Imprinting disorders and assisted reproductive technology

Carter M. Owen, James H. Segars

Research output: Contribution to journalReview articlepeer-review

Abstract

Worldwide use of assisted reproductive technology (ART) accounts for an estimated 1 to 3% of births. Since 2002, a series of reports have suggested an increased risk of imprinting disorders (Beckwith-Wiedemann syndrome and Angelman syndrome) in children conceived by ART. Definitive conclusions are difficult to substantiate due to the rarity of imprinting disorders and the variability in ART protocols. Despite these limitations, there is biological plausibility for alteration in nongenomic inheritance caused by ART. Animal studies have shown that ART procedures can alter normal imprinting, specifically DNA methylation patterns. Collectively, studies suggest an association between ART and loss of maternal methylation. More recent reports examined a possible association between ART and global hypomethylation of DNA. Three other imprinting disorders (Silver-Russell syndrome, maternal hypomethylation syndrome, and retinoblastoma) have also been implicated, but there is insufficient evidence to establish an association of these syndromes with ART. Based on current evidence, the absolute risk of imprinting disorders after ART remains small and does not warrant routine screening. Large prospective studies are needed to better understand the risks associated with imprinting disorders, imprinting defects, and ART.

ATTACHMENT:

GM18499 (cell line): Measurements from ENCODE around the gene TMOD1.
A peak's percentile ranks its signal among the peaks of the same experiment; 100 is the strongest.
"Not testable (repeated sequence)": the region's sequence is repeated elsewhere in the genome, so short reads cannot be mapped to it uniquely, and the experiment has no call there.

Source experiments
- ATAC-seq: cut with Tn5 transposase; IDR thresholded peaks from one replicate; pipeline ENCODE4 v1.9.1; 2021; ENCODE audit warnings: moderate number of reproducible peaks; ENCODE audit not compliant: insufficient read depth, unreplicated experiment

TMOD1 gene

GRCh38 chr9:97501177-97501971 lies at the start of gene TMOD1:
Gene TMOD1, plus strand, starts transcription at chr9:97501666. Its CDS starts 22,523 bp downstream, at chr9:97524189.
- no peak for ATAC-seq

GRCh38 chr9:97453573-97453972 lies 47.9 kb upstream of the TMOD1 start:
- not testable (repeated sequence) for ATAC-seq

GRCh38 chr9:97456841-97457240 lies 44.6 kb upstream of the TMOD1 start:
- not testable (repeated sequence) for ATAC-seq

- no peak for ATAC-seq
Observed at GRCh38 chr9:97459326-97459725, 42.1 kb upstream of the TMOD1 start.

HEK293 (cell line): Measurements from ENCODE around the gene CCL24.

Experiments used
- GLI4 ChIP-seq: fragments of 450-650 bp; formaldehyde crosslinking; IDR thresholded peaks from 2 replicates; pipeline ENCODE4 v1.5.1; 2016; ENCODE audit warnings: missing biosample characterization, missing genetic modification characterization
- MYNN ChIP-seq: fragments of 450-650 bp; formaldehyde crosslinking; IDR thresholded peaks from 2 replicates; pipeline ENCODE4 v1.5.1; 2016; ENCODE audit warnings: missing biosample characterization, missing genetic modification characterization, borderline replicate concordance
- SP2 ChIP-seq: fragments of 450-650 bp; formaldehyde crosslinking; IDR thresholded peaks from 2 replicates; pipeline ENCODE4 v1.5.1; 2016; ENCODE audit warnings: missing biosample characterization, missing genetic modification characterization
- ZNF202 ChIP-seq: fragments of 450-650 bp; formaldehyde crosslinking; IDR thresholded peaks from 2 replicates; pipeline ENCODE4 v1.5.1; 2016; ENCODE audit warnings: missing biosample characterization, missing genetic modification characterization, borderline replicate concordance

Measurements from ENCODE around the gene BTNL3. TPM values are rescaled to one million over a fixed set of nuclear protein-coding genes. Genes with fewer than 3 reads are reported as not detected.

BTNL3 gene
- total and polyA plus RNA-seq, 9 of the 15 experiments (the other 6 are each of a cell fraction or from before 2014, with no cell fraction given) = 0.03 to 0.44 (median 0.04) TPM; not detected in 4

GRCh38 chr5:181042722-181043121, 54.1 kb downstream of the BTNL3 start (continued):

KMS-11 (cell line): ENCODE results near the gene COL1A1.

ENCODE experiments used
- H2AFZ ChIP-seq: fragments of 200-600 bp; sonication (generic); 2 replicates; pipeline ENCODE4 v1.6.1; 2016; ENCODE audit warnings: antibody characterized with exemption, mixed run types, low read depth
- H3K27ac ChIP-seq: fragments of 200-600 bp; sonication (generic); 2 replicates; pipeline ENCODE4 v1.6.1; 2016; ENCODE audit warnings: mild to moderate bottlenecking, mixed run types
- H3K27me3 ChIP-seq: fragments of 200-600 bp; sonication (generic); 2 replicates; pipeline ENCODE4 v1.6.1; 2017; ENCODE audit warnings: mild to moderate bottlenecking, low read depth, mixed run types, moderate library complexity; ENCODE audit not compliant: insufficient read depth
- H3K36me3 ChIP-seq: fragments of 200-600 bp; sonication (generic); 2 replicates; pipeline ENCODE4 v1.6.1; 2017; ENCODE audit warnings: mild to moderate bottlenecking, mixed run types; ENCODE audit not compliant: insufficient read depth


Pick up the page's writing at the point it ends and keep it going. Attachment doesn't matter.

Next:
Original languageEnglish (US)
Pages (from-to)417-428
Number of pages12
JournalSeminars in reproductive medicine
Volume27
Issue number5
DOIs
StatePublished - Sep 2009
Externally publishedYes

Keywords

  • ART
  • AS
  • Assisted reproductive technology
  • BWS
  • DNA methylation
  • Imprinting disorders
  • Loss of maternal methylation
  • Nongenomic inheritance

ASJC Scopus subject areas

  • Endocrinology, Diabetes and Metabolism
  • Reproductive Medicine
  • Endocrinology
  • Obstetrics and Gynecology
  • Physiology (medical)

Fingerprint Dive into the research topics of 'Imprinting disorders and assisted reproductive technology'. Together they form a unique fingerprint.

Cite this